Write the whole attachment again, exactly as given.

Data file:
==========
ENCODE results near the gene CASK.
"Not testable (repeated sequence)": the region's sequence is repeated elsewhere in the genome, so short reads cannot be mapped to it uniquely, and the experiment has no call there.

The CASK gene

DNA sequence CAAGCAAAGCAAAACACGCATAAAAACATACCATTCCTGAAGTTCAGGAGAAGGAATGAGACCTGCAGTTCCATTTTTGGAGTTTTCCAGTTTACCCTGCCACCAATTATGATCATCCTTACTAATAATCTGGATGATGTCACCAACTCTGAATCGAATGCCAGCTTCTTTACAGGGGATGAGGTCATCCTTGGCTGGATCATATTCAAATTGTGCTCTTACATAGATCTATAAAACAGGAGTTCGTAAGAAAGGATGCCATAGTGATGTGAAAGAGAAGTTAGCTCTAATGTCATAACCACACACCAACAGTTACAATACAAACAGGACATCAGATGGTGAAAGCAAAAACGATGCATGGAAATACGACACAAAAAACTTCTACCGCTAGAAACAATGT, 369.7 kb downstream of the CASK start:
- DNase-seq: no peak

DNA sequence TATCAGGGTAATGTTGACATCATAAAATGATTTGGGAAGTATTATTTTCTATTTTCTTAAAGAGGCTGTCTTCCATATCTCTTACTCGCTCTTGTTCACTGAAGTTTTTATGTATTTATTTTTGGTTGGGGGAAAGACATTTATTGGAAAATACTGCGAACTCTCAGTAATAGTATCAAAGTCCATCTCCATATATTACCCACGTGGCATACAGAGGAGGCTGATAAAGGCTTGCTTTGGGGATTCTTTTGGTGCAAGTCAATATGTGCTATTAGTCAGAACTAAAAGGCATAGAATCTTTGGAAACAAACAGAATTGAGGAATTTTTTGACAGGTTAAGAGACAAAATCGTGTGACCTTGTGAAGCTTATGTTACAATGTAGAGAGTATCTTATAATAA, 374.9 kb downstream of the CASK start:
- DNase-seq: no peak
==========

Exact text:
ENCODE results near the gene CASK.
"Not testable (repeated sequence)": the region's sequence is repeated elsewhere in the genome, so short reads cannot be mapped to it uniquely, and the experiment has no call there.

The CASK gene

DNA sequence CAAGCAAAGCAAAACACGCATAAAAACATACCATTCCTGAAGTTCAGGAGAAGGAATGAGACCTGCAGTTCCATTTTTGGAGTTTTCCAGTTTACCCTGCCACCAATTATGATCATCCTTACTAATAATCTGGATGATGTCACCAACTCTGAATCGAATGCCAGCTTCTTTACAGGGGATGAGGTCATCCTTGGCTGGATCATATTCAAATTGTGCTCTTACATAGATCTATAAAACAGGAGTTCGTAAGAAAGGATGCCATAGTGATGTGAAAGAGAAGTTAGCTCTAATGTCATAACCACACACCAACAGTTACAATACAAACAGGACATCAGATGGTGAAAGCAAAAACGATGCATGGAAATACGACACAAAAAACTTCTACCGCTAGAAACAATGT, 369.7 kb downstream of the CASK start:
- DNase-seq: no peak

DNA sequence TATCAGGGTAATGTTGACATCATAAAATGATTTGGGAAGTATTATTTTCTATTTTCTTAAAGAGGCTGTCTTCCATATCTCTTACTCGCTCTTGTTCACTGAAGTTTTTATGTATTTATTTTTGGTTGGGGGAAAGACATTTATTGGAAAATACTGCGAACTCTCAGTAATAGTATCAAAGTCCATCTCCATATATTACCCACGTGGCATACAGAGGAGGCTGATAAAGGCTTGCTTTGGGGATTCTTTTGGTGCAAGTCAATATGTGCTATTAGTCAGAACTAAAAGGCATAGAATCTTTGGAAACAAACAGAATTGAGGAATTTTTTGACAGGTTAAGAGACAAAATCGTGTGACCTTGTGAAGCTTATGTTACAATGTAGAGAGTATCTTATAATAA, 374.9 kb downstream of the CASK start:
- DNase-seq: no peak